Treated Lumber FAQs

Pressure-Treated Lumber

Pressure-treated lumber is wood that has been treated with a preservative to protect it from elements such as weather, fungus, decay, and insects.

How long does treated wood last?

Using pressure-treated wood for projects like wooden decks and fences will keep your deck looking beautiful for years to come by resisting termites, rot, and fungal decay. 

How long should I wait to paint and stain my deck?

After installation, treated wood takes 2-4 weeks to dry. For the best results, wait until the wood is dry to paint and stain.

Perform the following test to determine if your project is ready to paint or stain: Place a few drops of water on the area to be coated. If it beads up, it is too wet to coat, and you'll need to wait. If it absorbs the water readily, it is now ready to coat.

What should I use to paint and stain my deck?

We recommend an exterior wood water sealant product or a good quality oil-based or water-based stain. Please refer to any manufacturer's instructions first.

Why does some treated wood look green?

The copper from the wood preservatives creates a green color. The green color will fade on its own as the wood dries and reacts to the sun.

What do you recommend to clean treated wood?

Most mildew and dirt will come up with a mixture of soap (particularly bleach) and water and a firm brush. Make sure if you're using a pressure washer to keep it under 500psi as anything above that will damage the wood fibers.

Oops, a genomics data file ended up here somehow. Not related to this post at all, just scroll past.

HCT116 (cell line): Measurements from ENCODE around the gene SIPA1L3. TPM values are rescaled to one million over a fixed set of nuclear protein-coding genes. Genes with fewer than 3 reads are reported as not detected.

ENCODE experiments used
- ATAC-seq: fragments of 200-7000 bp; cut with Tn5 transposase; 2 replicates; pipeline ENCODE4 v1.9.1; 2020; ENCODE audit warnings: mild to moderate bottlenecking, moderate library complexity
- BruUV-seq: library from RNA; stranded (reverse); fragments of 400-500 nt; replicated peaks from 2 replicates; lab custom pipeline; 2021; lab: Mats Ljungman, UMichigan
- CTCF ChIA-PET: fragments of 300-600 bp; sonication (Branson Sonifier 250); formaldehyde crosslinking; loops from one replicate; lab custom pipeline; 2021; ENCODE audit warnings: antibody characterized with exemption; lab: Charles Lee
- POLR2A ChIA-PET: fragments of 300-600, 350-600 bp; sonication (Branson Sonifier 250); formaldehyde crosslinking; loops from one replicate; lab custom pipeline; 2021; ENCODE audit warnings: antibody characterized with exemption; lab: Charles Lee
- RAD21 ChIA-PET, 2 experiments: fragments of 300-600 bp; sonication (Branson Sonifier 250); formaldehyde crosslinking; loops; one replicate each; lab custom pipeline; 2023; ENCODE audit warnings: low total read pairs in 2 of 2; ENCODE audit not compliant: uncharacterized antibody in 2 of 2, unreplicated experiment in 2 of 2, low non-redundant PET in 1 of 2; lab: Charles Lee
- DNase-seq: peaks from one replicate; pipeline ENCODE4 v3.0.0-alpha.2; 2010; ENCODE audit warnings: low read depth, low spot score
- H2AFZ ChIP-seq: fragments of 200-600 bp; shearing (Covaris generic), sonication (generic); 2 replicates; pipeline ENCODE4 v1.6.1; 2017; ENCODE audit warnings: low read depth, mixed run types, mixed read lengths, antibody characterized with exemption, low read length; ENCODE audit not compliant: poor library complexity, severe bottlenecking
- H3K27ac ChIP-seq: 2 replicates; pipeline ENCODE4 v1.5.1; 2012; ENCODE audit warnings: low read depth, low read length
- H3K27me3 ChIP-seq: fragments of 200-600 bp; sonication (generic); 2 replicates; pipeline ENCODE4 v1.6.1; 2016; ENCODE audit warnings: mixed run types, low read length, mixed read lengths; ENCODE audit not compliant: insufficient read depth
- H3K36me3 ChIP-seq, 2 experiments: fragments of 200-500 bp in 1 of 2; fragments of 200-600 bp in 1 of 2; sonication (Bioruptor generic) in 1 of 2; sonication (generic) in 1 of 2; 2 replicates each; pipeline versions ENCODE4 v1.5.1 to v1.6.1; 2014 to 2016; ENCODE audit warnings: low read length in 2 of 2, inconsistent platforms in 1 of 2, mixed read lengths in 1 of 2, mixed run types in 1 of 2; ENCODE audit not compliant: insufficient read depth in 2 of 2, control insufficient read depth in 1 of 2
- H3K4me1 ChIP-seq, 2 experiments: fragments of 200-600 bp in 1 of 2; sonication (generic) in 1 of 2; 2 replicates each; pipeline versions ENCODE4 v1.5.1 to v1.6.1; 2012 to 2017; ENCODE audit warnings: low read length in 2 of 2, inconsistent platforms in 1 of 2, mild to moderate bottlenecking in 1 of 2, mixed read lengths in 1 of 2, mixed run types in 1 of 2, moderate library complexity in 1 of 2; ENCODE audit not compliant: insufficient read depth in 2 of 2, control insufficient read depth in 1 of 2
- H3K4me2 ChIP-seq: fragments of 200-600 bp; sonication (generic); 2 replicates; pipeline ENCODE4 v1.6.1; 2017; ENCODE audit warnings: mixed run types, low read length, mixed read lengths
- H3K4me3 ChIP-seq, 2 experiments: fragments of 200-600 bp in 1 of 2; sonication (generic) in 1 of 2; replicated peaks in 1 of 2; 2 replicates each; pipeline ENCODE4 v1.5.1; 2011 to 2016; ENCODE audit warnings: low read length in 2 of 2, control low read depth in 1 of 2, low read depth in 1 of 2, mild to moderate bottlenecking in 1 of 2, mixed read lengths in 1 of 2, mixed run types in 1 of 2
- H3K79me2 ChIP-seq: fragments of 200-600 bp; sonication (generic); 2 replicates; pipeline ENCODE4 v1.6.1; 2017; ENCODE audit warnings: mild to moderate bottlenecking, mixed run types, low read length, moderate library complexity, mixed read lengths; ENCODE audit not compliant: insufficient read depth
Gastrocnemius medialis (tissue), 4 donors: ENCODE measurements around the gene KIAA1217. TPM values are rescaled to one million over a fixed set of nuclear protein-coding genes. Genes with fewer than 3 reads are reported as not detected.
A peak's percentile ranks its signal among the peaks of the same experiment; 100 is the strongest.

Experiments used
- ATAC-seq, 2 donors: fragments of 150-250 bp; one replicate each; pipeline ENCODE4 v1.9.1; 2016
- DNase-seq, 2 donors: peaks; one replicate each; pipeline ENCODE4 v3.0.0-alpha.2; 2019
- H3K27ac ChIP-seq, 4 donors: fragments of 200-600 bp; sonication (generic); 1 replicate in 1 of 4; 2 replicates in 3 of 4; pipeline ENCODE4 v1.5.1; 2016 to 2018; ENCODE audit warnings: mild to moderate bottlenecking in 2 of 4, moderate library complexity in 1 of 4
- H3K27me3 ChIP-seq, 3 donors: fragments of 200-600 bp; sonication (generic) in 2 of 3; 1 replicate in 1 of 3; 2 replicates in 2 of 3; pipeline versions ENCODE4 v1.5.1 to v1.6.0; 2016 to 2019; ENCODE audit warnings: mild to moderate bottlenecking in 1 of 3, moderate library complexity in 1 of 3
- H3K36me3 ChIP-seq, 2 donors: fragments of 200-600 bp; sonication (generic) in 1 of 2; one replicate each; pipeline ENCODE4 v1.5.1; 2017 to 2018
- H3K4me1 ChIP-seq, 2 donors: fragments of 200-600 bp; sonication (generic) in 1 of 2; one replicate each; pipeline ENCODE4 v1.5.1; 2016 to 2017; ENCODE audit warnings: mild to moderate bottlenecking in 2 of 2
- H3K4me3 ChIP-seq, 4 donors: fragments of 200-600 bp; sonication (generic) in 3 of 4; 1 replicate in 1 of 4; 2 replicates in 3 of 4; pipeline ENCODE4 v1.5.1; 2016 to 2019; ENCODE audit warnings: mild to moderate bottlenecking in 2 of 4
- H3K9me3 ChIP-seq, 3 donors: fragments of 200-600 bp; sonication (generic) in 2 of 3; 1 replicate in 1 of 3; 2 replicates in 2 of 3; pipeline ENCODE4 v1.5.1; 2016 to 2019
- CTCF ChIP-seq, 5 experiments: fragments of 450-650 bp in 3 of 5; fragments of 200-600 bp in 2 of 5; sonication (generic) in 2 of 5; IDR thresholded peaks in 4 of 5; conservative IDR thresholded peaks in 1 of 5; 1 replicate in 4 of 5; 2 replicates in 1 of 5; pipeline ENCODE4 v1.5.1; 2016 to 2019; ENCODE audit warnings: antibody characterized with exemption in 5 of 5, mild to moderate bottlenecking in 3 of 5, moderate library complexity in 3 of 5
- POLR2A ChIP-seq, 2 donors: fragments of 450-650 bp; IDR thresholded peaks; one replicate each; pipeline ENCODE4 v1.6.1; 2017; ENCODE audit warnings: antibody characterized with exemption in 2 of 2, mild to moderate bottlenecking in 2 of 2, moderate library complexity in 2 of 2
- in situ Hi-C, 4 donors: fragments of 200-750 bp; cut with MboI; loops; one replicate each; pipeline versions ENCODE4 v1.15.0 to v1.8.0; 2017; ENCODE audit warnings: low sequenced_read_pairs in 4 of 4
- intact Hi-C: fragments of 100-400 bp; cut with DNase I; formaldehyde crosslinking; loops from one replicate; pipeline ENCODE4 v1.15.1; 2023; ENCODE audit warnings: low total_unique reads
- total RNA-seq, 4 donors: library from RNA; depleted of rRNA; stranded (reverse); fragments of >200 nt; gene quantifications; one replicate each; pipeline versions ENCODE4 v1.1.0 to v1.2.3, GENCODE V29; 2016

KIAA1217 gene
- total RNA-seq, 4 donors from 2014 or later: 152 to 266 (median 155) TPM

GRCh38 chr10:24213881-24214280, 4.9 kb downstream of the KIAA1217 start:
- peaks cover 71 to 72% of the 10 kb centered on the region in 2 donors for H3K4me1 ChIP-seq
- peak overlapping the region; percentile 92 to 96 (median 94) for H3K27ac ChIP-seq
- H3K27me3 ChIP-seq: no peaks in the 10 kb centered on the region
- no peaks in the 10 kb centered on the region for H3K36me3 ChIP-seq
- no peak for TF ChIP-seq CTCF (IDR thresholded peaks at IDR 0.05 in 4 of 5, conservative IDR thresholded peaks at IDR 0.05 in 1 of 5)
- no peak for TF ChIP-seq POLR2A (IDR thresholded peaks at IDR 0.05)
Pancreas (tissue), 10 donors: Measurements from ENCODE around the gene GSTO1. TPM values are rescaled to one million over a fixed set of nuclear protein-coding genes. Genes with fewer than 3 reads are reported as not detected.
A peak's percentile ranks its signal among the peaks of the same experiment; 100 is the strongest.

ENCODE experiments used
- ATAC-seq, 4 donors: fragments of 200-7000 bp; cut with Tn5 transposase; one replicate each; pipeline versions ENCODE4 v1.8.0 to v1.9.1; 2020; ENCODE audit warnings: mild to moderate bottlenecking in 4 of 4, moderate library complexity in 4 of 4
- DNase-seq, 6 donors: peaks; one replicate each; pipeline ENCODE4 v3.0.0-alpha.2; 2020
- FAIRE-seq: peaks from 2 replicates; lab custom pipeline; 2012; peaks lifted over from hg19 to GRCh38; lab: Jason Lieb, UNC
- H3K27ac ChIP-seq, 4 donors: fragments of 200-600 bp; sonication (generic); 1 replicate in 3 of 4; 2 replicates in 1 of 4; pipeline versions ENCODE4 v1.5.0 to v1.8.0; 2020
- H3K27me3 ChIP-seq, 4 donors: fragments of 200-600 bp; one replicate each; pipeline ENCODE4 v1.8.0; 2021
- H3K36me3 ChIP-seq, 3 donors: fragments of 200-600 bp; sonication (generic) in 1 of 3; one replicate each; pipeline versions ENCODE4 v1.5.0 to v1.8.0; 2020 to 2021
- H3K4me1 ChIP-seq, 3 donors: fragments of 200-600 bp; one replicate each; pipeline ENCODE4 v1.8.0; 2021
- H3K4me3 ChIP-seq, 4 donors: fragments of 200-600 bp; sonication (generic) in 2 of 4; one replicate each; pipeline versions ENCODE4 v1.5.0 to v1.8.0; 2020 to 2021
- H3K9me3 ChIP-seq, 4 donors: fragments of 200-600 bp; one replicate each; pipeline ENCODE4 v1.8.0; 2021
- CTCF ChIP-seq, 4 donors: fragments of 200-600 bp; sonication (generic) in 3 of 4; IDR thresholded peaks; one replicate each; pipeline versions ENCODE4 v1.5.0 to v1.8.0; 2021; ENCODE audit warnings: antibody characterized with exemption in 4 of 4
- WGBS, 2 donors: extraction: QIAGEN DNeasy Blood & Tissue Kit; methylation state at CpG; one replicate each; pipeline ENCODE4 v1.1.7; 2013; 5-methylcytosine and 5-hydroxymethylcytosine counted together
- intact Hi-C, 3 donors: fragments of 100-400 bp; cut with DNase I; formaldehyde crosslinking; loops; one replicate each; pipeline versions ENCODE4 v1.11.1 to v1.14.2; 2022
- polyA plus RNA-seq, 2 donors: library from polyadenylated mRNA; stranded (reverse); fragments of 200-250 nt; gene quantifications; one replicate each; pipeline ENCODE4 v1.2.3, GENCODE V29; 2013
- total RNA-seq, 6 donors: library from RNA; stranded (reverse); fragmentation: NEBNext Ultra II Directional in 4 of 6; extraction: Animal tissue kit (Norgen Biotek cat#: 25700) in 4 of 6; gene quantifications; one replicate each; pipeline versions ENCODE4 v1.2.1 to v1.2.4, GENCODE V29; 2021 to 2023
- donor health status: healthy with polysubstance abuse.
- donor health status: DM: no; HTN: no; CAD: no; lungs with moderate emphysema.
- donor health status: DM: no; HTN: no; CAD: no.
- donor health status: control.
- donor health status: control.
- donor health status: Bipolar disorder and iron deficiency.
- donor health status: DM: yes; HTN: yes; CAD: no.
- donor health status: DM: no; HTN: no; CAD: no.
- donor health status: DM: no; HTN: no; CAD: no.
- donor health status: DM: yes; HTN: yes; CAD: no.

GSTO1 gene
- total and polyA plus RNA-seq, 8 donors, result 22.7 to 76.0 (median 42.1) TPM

What type of nails or screws do you recommend with treated wood?

Hot-dipped galvanized, and stainless-steel fasteners are recommended for use with treated lumber. Check the building codes for the up-to-date list of approved fasteners before you start your project.

How much weight does treatment add to the weight of wood?

Most of the added weight to treated wood comes from the water used to carry the preservative components. Believe it or not, a freshly treated piece of lumber can hold about 16-32 lbs per cubic foot. That's just about 2-4 gallons of water per cubic foot of treated lumber. Once the wood dries, the water eventually evaporates, leaving only the preservative.

Can I use treated wood inside?

Many treated wood products do not emit any vapors and are safe for indoor use. Make sure you check the information on specific products before use, as the Food and Drug Administration does not recommend using any treated wood for kitchen counter tops. This can create an unsanitary environment with food particles being trapped in the wood.

Is treated wood safe?

Yes. Kempsville Building Materials recommends you always follow manufacturers’ warnings and instructions for use and handling of all pressure-treated lumber. Kempsville always has the most up-to-date information on uses and restrictions for treated lumber, such as treatments, chemicals, additives, and more.

Doesn't treated wood contain arsenic?

Most pressure-treated lumber sold before January 2004 was treated with chemicals that contained arsenic. Manufacturing of treated wood for residential use with arsenic was halted December 31, 2003, after an agreement between manufacturers and the Environmental Protection Agency.